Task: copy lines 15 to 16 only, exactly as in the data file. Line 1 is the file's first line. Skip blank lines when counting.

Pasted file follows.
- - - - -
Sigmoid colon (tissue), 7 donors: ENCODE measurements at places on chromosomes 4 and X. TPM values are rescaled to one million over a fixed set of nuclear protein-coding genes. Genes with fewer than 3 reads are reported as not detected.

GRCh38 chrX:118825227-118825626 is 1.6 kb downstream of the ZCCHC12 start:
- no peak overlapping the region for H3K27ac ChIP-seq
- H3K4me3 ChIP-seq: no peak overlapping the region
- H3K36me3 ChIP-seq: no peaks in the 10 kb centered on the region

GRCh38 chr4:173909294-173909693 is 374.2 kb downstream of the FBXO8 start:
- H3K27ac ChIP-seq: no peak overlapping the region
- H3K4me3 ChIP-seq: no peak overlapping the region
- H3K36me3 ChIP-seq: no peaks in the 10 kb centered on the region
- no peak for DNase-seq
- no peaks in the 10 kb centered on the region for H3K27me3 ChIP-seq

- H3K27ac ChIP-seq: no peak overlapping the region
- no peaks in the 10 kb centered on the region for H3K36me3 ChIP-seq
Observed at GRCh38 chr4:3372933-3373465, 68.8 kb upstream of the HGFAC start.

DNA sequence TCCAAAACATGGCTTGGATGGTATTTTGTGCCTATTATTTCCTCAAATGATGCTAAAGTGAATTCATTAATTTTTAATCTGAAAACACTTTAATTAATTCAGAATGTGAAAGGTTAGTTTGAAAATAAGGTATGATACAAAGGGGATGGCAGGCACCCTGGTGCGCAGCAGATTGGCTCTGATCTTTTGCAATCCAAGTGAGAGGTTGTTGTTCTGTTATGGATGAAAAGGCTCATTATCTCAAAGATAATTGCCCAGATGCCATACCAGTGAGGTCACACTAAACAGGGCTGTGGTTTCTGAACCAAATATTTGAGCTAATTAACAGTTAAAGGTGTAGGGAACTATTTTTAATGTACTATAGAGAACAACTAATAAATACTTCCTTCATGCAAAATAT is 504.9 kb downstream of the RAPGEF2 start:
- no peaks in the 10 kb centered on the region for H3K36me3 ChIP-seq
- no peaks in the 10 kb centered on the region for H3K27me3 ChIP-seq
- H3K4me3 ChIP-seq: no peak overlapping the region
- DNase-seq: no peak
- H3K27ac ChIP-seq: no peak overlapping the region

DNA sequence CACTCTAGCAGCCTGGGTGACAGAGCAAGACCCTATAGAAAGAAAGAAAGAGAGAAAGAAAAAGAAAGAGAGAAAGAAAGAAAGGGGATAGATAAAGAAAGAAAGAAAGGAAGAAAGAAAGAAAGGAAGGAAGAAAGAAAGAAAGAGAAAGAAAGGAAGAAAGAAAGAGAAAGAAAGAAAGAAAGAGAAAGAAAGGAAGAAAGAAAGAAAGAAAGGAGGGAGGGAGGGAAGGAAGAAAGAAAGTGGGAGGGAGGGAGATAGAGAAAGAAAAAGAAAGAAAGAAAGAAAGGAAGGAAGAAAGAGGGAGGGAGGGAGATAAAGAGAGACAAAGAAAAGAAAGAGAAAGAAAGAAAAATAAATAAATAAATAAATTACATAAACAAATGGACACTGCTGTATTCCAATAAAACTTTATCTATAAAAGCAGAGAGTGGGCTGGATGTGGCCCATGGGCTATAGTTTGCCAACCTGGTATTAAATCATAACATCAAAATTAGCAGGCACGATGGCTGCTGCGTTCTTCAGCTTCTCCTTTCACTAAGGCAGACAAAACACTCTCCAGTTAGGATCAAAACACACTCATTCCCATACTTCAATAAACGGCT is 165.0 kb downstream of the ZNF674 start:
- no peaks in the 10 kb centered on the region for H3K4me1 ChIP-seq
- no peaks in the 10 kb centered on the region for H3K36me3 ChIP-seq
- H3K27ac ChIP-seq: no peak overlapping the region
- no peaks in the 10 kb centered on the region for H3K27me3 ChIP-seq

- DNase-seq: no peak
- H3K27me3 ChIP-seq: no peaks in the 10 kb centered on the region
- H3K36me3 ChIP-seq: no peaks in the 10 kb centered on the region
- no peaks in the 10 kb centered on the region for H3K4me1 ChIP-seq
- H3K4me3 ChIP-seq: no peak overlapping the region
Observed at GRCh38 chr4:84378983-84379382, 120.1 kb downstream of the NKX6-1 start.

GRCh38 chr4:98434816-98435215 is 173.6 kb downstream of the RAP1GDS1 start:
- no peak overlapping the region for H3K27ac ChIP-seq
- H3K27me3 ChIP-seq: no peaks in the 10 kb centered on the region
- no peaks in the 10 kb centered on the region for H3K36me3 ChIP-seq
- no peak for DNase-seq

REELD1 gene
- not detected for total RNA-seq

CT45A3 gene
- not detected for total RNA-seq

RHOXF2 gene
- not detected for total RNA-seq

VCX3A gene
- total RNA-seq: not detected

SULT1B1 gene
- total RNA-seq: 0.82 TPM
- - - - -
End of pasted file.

DNA sequence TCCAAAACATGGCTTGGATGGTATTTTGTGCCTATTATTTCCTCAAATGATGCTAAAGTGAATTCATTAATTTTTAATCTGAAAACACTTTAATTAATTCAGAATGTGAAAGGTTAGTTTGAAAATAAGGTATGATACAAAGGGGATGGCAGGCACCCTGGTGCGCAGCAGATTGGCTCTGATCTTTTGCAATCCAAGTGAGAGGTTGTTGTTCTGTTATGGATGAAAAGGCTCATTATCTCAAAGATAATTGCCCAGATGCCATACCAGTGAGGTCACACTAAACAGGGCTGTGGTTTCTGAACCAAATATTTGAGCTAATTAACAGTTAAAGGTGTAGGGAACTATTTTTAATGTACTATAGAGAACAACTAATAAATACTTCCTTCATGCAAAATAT is 504.9 kb downstream of the RAPGEF2 start:
- no peaks in the 10 kb centered on the region for H3K36me3 ChIP-seq